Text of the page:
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7 Reasons Why Over 75s Aren’t as Lonely as You Think

Concentrated elder bearded biker wearing helmet and jacket made of leather is sitting at motorbike. He looking aside. PortraitWe often hear of the connection between loneliness and the elderly; however, a recent BBC report revealed that young people actually feel the loneliest. So, age doesn’t necessarily equate to isolation. And it’s perfectly natural to enjoy your own company too! Here are seven reasons why the two million people aged over 75 living alone in the UK are not necessarily lonely:

1. More time for relationships

Older age provides the opportunity for more time to spend with those we love. Therefore, it is important to nurture – or reignite – relationships with friends and family. Not only that, but there are still plenty of chances to find love and companionship in older age with a third of over 70s reporting ‘frequent sexual activity’.

2. Loneliness services

Age UK helps to combat loneliness in later life through a befriending service, providing either weekly face-to-face or phone interaction. This offers a tool for the elderly, and especially those who may be house-bound or without companions, more regular social interaction. The internet is also a way of keeping loneliness at bay, with Stannah research revealing that 32% of the elderly spend more than half an hour on social media each day, either to entertain themselves or to keep in contact with people.

3. Social activities

Loneliness can be as harmful for our health as smoking 15 cigarettes a day, so it must be taken just as seriously. To help prevent this, there are plenty of resources across the country which the older generation have access to, such as friendship centres run by Age UK, and walking football, which boasts social and physical health benefits.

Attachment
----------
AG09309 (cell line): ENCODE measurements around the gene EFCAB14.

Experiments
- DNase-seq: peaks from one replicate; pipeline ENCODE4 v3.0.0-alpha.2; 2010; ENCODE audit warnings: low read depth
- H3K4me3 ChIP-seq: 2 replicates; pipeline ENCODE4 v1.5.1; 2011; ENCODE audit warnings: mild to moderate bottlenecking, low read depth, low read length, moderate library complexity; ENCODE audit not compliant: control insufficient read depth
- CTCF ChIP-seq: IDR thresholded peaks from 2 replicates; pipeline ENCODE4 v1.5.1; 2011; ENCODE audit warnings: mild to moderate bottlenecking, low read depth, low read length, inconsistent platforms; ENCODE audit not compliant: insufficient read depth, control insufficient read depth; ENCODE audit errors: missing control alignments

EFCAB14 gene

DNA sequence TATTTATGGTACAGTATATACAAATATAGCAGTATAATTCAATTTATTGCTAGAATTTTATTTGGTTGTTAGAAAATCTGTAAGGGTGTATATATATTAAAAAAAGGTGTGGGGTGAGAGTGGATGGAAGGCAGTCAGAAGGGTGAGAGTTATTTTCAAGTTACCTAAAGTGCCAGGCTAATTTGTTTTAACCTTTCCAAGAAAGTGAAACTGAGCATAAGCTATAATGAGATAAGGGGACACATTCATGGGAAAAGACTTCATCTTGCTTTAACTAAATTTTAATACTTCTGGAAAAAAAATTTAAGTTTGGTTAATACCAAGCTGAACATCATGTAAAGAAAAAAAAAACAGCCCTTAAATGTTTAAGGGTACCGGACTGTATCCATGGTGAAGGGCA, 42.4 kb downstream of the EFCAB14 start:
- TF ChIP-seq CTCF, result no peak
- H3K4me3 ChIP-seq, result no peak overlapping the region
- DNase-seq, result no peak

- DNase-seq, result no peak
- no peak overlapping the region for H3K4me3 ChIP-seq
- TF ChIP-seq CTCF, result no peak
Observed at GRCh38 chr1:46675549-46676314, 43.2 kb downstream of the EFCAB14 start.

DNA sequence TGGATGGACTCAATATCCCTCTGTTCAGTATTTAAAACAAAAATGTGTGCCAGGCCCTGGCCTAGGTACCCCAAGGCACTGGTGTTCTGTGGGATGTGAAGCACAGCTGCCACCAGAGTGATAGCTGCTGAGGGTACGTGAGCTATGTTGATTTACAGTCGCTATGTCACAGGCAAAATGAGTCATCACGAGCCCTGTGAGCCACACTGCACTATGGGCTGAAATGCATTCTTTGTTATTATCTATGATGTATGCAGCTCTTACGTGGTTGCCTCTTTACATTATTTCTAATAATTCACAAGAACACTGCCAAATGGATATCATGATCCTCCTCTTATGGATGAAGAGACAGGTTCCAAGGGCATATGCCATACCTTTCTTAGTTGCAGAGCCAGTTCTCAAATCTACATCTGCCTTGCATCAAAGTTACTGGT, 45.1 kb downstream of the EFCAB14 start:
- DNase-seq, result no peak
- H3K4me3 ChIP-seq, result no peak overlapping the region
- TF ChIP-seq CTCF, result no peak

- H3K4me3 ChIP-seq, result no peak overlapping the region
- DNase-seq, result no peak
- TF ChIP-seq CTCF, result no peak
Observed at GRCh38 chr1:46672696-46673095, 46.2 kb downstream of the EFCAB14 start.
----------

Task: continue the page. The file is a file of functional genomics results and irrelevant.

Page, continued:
4. Pursue new hobbies

Retirement offers an exciting opportunity to pursue a new hobby or learn a new skill, from embroidery to dancing or bowling! It’s a privilege to have more time than ever to take in part in activities you love, or have always wanted to try, while meeting like-minded people in the process. Discovering a new talent can also be a real confidence booster. For example, why not be like Susan Sarandon and join a ping pong club?

5. Pets as companions

It is not possible for everyone, but often as we get older, we have more time to look after pets – with owning a pet being a proven way of combatting loneliness and promoting happiness. Having a pet later on in life provides plenty of company and love to those living alone, with dogs in particular helping to combat feelings of loneliness.

6. Improved sense of purpose

Working life doesn’t always offer the flexibility to give back to the community. In retirement however, volunteering can prove a rewarding activity and chance to help those needing support – whether it’s cooking to feed the homeless, or knitting clothes for children abroad.

7.Attending places of worship

Seniors often have more of an affiliation with a place of worship. Attending religious services can be uplifting and make seasonal celebrations all the more magical. Religious centres offer a real sense of community spirit, so make for a worthwhile social activity too.

Loneliness can strike anyone, at any age. But knowing where to turn to when we feel alone is important. Don’t forget to give back, too – reaching out to people both close to you, and those you have lost touch with, may brighten their day as well as yours.

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